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2010 Subaru Impreza 2.5i Premium 5-door, *old* 2009 Kia Rondo LX 4cyl 2.4L
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492 Posts
Discussion Starter #1 (Edited)
Since I have had such great luck with Firestone's alignment services, I have decided to start doing my own alignments from now on. I will be posting steps in the next couple weeks about how I am doing this procedure. For now, here are the specs from KGIS as to what the alignment numbers should be:




Front
Toe-in
Total: 0°±0.2°
Individual: 0°±0.1°

Camber
-0.5°±0.5°

Rear
Toe-in
Total: 0.2°±0.2°
Individual: 0.1°±0.1°

Camber
-1°±0.5°

I haven't measured the camber yet, but if it is out of spec, I will be purchasing a pair of camber bolts. Rockauto carries some from Raybestos for under $18 including shipping. If I am on a time crunch, I may just get a set from the local Napa for $20.
 

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'07 rondo ex V6
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47 Posts
My advice is to avoid shops that sell lots of other services and other things you don't need. Go to a shop that does alignments such as a body or frame repair facility. Go to a shop that does only a/c repairs. Go to a transmission shop to have a trans repaired. Buy tires at a tire store.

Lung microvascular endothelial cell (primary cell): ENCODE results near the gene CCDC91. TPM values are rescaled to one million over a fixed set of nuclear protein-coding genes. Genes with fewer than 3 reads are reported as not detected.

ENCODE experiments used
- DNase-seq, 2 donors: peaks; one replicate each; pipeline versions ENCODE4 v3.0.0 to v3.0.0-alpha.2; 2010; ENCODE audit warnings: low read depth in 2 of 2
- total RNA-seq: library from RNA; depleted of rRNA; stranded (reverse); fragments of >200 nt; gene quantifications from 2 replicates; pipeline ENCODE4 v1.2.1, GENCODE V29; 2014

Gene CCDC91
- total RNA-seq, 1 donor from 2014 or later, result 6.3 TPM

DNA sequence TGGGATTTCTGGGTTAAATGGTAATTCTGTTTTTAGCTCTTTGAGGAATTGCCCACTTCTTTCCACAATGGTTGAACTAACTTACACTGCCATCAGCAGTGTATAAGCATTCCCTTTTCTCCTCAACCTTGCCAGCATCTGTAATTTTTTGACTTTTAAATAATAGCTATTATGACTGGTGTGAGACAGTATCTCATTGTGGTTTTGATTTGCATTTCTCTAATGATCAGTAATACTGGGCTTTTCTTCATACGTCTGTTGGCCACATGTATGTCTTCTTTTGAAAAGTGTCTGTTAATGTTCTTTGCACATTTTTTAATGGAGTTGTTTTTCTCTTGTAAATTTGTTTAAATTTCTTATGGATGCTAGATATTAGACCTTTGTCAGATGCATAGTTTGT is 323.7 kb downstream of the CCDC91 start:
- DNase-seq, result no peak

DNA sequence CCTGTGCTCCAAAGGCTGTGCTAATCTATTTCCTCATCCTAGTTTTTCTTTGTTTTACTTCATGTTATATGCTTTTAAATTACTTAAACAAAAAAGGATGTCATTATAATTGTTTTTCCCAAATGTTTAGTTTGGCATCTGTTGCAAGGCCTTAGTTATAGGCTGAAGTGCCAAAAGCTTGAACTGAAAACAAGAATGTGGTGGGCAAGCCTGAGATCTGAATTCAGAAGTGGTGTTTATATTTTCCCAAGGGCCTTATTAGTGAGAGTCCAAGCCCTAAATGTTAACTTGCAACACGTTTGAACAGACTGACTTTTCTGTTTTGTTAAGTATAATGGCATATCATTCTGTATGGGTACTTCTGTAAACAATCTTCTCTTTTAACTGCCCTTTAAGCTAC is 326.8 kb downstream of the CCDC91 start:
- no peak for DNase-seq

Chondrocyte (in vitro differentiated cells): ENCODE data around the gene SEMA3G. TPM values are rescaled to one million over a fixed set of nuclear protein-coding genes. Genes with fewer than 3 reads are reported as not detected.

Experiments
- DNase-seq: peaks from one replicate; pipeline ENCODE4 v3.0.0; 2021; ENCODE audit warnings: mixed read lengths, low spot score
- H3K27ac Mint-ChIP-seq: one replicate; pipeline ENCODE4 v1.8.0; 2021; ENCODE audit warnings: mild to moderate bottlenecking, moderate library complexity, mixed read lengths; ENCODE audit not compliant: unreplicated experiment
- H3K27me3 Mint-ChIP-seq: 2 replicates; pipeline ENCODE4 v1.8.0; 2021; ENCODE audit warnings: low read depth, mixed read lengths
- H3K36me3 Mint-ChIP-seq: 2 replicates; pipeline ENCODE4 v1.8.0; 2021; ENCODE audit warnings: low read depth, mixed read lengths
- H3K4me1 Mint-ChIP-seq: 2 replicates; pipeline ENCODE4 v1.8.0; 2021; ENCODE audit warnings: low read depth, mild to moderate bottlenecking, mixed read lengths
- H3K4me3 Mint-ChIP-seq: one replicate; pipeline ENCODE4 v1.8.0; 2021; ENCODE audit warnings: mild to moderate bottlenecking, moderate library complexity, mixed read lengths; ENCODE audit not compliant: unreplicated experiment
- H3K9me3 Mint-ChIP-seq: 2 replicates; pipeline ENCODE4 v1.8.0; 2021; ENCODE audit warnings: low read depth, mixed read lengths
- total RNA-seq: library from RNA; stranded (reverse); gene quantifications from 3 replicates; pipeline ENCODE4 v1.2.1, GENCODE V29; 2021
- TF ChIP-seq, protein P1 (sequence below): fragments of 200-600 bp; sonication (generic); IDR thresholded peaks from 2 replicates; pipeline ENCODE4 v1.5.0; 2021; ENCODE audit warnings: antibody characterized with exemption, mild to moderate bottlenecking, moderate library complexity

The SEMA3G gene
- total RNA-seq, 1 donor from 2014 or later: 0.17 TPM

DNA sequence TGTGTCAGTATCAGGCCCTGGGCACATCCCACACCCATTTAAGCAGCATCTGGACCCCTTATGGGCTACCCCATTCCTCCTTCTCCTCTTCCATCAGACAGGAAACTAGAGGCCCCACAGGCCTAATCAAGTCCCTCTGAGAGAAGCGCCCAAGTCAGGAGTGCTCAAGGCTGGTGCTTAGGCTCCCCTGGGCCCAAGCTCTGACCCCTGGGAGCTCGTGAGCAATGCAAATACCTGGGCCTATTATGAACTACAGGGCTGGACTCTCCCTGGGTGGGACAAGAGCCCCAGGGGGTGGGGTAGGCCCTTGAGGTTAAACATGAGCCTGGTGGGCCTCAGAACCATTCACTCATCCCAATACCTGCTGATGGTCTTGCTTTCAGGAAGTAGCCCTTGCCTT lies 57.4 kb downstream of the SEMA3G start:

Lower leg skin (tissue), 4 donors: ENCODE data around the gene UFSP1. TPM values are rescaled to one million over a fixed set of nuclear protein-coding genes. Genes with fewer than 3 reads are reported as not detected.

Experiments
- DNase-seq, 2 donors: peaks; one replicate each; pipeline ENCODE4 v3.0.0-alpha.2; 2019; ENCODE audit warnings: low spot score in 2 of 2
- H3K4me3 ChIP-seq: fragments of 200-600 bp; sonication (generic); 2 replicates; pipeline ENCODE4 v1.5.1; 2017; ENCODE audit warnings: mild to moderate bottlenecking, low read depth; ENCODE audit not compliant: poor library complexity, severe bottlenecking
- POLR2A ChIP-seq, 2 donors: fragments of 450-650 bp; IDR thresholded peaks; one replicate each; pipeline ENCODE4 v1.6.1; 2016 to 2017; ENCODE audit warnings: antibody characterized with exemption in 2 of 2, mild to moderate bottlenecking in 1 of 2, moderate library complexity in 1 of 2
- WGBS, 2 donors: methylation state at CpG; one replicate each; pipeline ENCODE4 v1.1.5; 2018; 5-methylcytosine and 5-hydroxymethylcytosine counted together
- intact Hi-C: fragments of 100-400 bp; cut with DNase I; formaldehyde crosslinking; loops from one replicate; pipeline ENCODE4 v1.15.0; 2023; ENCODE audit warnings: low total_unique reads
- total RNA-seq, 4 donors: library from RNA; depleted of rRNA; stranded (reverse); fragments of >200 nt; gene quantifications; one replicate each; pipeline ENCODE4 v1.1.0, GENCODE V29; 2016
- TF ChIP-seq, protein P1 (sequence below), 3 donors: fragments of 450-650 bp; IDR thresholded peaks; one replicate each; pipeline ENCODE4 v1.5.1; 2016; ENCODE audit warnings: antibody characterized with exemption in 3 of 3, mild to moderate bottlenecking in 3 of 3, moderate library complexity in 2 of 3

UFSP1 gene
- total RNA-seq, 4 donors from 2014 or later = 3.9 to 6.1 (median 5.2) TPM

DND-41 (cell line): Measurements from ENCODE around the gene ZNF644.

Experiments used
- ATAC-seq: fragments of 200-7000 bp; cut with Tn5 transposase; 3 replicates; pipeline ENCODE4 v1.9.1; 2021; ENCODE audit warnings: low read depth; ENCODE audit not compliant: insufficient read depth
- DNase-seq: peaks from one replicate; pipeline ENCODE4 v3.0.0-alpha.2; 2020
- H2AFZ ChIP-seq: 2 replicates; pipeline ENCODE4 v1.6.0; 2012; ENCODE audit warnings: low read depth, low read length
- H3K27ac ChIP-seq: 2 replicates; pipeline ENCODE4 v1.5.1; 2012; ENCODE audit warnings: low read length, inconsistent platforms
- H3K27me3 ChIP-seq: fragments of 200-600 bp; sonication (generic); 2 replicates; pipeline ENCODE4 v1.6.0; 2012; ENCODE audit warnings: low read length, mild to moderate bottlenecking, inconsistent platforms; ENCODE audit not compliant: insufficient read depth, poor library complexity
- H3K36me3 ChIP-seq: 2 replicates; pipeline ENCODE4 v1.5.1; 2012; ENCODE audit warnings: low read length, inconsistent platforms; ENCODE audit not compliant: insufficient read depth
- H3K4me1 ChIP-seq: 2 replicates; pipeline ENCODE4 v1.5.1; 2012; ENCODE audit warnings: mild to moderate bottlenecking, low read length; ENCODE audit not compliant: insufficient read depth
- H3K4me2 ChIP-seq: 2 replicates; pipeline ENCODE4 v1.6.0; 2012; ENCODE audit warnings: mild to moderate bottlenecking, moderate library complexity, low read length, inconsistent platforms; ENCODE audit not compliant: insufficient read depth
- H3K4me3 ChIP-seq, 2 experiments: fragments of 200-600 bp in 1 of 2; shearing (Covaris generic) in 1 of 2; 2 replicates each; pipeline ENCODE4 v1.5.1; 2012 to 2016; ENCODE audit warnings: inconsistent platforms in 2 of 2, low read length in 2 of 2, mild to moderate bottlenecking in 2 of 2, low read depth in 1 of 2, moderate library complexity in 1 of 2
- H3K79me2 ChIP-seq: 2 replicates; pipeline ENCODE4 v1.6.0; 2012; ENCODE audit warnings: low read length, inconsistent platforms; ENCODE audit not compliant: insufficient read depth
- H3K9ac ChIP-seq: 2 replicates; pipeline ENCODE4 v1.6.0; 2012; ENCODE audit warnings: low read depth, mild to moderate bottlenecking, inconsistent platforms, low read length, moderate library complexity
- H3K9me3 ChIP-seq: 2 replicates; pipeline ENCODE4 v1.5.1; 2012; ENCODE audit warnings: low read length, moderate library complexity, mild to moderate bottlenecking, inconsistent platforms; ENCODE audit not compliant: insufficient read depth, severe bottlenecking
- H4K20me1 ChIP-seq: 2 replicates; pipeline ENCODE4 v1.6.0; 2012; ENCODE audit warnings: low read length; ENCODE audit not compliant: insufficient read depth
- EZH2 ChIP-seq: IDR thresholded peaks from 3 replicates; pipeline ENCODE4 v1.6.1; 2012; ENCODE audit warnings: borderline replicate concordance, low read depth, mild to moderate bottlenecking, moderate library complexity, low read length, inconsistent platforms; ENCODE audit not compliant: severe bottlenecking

General repair are good at maintenance items like timing belts, axle replacements oil changes and the like. All i'm saying is, whenever possible, get a specialist....
 

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2010 Subaru Impreza 2.5i Premium 5-door, *old* 2009 Kia Rondo LX 4cyl 2.4L
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492 Posts
Discussion Starter #3
Heh, I had purchased lifetime alignment from Firestone for my Rondo pretty soon after I got it. They have aligned it twice and it has been ok, but on my other car (and other cars I have previously owned), they have not had a good track record.

My advice, do it yourself. If I had room, I would have a tire balancer and a mounter so I could mount my own. Heck, the no-name mexican tire store at the corner has done a better job at mounting and balancing tires than Firestone! This stuff isn't rocket science. Just because a shop has "specialized" tools and equipment for this stuff doesn't mean it works any better than what you can do yourself.